(You don't need to know this stuff; you can safely skip back to the next bit if you like.)
Power comes in to the bridge rectifier. The bridge rectifier turns AC into DC, or takes DC and turns it the right way round, so you don't have to worry about whether your plug pack is positive tip or negative tip or anything. We then whack the power across a big honkin' elecrolytic capacitor, to smooth out any bumps in the incoming power, and then push it into the 7805 voltage regulator. The 7805 is a magic beastie that takes a wide range of input voltages and puts out nice smooth 5V. We then whack another (smaller) capacitor across the output of this, to smooth it out even more, and then into the power pins of the two chips. PIC chips have a fairly strong dislike of noisy power, so all this smoothing is a Good Thing.
The PIC is a tiny little computer. The 10MHz crystal is used to give it a fast, precise clock, which is pretty essential in a fencing control box. The software on board the PIC sends pulses out the various lines that lead to the fencers, and listens for pulses coming back. It follows the various twisty-turny rules laid down by the FIE's electrical committee, and buzzes and turns on LEDs as appropriate.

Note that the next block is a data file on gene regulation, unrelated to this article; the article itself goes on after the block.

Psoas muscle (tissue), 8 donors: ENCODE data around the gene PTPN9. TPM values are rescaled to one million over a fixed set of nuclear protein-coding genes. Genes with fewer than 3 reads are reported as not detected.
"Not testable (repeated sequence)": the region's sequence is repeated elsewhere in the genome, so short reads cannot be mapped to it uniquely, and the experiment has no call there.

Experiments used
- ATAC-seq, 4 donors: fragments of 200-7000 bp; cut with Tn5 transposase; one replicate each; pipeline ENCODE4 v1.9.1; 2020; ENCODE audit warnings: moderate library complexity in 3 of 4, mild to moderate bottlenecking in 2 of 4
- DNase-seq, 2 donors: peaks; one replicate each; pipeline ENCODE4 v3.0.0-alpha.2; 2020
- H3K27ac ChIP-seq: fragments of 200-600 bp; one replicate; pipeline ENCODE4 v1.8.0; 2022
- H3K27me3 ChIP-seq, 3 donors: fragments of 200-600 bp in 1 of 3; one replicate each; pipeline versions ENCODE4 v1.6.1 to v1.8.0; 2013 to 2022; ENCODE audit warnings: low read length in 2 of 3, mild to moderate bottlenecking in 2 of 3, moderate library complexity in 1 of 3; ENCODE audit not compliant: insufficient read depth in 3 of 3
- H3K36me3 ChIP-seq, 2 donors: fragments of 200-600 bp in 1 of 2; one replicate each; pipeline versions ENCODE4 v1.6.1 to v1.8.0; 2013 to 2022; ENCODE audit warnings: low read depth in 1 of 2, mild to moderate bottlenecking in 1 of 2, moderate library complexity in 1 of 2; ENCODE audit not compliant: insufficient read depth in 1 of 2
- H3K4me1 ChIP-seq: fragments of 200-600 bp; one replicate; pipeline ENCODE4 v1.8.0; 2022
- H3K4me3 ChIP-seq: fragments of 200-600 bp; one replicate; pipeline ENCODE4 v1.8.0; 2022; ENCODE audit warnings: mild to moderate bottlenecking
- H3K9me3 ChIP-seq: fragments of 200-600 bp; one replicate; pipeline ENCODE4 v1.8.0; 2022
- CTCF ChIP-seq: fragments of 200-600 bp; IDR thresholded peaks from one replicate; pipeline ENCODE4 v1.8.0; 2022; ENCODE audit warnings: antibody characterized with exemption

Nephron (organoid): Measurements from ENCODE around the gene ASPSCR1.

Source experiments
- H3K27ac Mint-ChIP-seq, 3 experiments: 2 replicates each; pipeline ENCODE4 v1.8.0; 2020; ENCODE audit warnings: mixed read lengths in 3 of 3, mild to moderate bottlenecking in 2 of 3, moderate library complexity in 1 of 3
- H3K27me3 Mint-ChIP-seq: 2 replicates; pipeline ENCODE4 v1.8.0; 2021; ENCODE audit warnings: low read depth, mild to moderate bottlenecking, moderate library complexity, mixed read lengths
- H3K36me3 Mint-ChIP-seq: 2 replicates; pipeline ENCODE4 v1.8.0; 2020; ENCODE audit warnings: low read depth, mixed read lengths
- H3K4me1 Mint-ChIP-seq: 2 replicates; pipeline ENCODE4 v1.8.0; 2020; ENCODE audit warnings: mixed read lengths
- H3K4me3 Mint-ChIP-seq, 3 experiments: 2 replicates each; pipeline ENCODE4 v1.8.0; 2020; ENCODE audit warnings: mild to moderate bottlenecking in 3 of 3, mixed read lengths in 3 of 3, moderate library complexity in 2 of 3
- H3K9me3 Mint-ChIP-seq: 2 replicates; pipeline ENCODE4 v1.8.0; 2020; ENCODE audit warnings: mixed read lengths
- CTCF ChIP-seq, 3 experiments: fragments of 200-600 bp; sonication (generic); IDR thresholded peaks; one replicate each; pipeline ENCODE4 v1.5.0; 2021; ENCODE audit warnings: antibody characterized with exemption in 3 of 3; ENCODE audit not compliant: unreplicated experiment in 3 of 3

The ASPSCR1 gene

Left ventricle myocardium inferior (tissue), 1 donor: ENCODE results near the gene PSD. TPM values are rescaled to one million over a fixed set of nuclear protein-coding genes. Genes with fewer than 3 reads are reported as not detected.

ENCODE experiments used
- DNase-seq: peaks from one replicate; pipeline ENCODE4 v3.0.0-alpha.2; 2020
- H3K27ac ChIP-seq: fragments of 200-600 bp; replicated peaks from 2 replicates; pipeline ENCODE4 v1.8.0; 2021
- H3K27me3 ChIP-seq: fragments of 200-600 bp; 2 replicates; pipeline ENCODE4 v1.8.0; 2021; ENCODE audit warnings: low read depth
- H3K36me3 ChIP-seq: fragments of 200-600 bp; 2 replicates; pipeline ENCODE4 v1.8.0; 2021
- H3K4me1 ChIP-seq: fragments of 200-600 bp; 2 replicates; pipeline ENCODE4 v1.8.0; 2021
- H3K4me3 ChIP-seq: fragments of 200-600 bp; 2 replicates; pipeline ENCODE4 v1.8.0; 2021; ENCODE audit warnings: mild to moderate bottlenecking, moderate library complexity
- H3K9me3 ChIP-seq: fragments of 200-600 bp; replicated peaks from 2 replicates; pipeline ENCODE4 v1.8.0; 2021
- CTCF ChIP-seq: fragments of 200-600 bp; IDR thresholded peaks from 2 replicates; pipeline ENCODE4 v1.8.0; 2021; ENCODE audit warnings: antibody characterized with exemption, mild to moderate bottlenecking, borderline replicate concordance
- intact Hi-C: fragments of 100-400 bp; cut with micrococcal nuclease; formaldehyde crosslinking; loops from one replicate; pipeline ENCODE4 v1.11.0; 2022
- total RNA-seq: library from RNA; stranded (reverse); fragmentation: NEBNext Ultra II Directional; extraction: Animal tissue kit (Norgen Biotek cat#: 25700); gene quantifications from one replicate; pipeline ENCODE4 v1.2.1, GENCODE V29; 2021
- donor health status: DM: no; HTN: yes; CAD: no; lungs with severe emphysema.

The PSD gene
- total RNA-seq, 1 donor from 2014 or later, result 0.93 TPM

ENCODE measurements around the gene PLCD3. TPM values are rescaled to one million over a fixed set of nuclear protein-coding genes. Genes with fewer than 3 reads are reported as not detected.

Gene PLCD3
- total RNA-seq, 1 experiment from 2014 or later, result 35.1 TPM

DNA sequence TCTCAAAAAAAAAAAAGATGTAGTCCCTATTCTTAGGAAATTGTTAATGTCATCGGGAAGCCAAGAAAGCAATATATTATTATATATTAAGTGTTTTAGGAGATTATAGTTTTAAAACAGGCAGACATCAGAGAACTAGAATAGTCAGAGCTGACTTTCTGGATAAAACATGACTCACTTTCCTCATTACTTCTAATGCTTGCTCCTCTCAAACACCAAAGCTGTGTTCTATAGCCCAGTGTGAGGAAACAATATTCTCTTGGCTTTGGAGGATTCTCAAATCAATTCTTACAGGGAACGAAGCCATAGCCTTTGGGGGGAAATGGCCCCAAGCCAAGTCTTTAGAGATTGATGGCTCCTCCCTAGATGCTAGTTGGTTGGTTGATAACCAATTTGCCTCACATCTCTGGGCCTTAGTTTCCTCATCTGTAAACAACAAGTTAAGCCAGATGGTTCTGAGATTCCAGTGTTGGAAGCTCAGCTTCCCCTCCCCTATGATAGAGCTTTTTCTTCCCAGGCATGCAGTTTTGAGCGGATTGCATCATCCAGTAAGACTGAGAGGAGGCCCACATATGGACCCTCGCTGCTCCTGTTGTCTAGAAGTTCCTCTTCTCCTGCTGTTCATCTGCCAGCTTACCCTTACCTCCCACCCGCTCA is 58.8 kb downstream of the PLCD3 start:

The push-button in the middle of the board is used to select weapon, and has a small capacitor across it -- this is to act as a "de-bounce". When you push the button, you don't get a clean connect; you actually get a bunch of very brief connections as the switch settles into place. (Think of dropping a ball, and watching it bounce a few times before it settles onto the ground. Only much, much faster.) So the capacitor soaks up these bounces, meaning that the PIC sees a nice smooth transition.
You can see that we're pretty short of I/O lines on the PIC -- we're using nearly all of them. If you look closely at the way we drive the two LEDs for mode indication, you can see that we're driving both from one line. Logic high turns on one, logic low turns on the other. Of course, this means that we can't turn on both at once. Except that we sort of can -- we just flicker between the two really fast, so that to the human eye it looks like they're both on.
Note that the pin that fencing equipment normally regards as ground in fact isn't. This doesn't affect the operation of the box in any way.